Israeli hamburger restaurants use innovation in their menus

Distinctive delivery hamburgers from Agadir/Cafe Nelson and Burger King.

Agadir Burger (photo credit: ELINOR OZ)
Agadir Burger
(photo credit: ELINOR OZ)
Hamburgers are such a common, everyday food that it is rare for them to be the focus of a restaurant review on these pages. Once in a while, however, an eatery will come up with an idea to make its burger stand out from the rest. Coincidentally, this month, two of Israel’s popular chains have launched versions of burgers that are noteworthy.
Agadir has been featured here before on the occasion of their introduction of a burger made from famed Wagyu beef, imported from Japan. Their latest foray into exclusivity is a sabih burger, combining the universally popular hamburger with the trendy Israeli snack of Iraqi origin. The idea for this combination actually came from Cafe Nelson, a neighborhood culinary institution in downtown Givatayim: The sabih burger is available weekdays at the cafe itself, and at the adjacent pop up Agadir food truck on weekends.
The sabih burger brainchild is a real mouthful: a 220-gram beef patty topped with all the main elements of sabih – eggplant, soft-boiled egg and cabbage, enhanced with amba and hot chili sauce as condiments. The second half of the burger bun is understandably served separately, with slices of cucumber, tomato and onion, since no mere mortal could possibly fit the entire completed sandwich into one’s mouth.
I am sure the inventors tested their product before releasing it, and I am happy to report that their experiment was successful. The proportion of quality ingredients is just right; and using a knife and fork, you can measure the size of your bite just the way you like it. The succulent result begs the question: Why has no one ever done this before?
The sabih burger on its own is priced at NIS 79, but an even better value is upgrading to the sabih burger meal. For an extra NIS 10, you get a soft drink and a nice portion of addictive waffle fries, in the shape of discs, with a McDonald’s-style ratio of salt and fat.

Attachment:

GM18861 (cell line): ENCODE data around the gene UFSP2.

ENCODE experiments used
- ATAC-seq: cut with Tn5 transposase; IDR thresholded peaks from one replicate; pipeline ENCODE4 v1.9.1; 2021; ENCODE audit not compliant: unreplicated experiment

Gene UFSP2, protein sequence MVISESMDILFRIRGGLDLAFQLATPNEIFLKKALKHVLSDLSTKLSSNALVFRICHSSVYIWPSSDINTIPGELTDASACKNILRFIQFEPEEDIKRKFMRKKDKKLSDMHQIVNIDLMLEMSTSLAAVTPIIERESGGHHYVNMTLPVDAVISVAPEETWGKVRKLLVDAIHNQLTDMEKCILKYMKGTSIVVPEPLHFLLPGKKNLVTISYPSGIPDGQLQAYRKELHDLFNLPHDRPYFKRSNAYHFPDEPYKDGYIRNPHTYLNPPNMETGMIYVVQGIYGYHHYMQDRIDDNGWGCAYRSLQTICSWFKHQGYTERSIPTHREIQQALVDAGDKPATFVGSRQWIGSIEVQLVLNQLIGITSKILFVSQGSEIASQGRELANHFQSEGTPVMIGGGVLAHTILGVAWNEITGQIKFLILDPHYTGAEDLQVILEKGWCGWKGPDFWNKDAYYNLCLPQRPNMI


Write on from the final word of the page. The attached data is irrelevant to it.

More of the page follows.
Agadir Food truck/Cafe Nelson
Not kosher
33 Katznelson St., Givatayim. Phone: (03) 571-1338
Delivery menu (Hebrew):
BK’s Mountain Burger
The Burger King chain is so ubiquitous and well known that it could easily just rest on its laurels. But not to be left behind as competition for delivery and takeaway heats up, BK has also come up with its big idea – and it actually is giant. The eatery has gone for quantity, introducing the “Har Burger” – literally, “mountain burger.”
The mountain burger is a “stack your own” tower of beef patties layered with cheddar cheese (vegan cheddar in the kosher branches), topped with smoked turkey bacon, and served on buns moistened with BK’s special “king” sauce, along with lettuce and slices of jalapeño pepper. The burger starts as a hill, so to speak, the double (two patties), then progresses to the triple, the quattro, and finally the cinco. Naturally, the price escalates accordingly, starting at NIS 30 (NIS 45 for the meal deal, including either fries or onion rings and a soft drink), and rising to 37/52, 44/59, and 50/64. (The burger may be ordered without cheese, although the prices remain the same.)
The mountain burger is made using the same basic ingredients and methods that grew BK into one of the world’s largest franchises: 100% beef patties, always flame-broiled. The result is an ultimately satisfying burger, while the quintuple cinco – at only NIS 10 per burger – represents quite good value.
As long as I was finally at BK, I was invited to try some of their other relatively new additions to the menu. These included the Angry Schnitzel Bacon King (NIS 41, meal deal 55) and the Veggie Burger (available as a sandwich or in a tortilla wrap: NIS 28/44). The former is a schnitzel sandwich topped with the aforementioned turkey bacon (available also not in the “angry” version, which adds slices of hot jalapeño pepper). The latter is a vegetarian burger made from mushrooms; both sandwiches are acceptable alternatives to the usual hamburger.
Finally, in addition to the usual condiments, there are no fewer than five rather intense dipping sauces (NIS 10 each).
Burger King
Kosher and not kosher. Dozens of outlets throughout the country.
Phone: *2566.
Online menu (Hebrew):
English delivery menu:
Each menu is lacking in one respect or another, but together they are complementary.
The writer was a guest of the restaurants.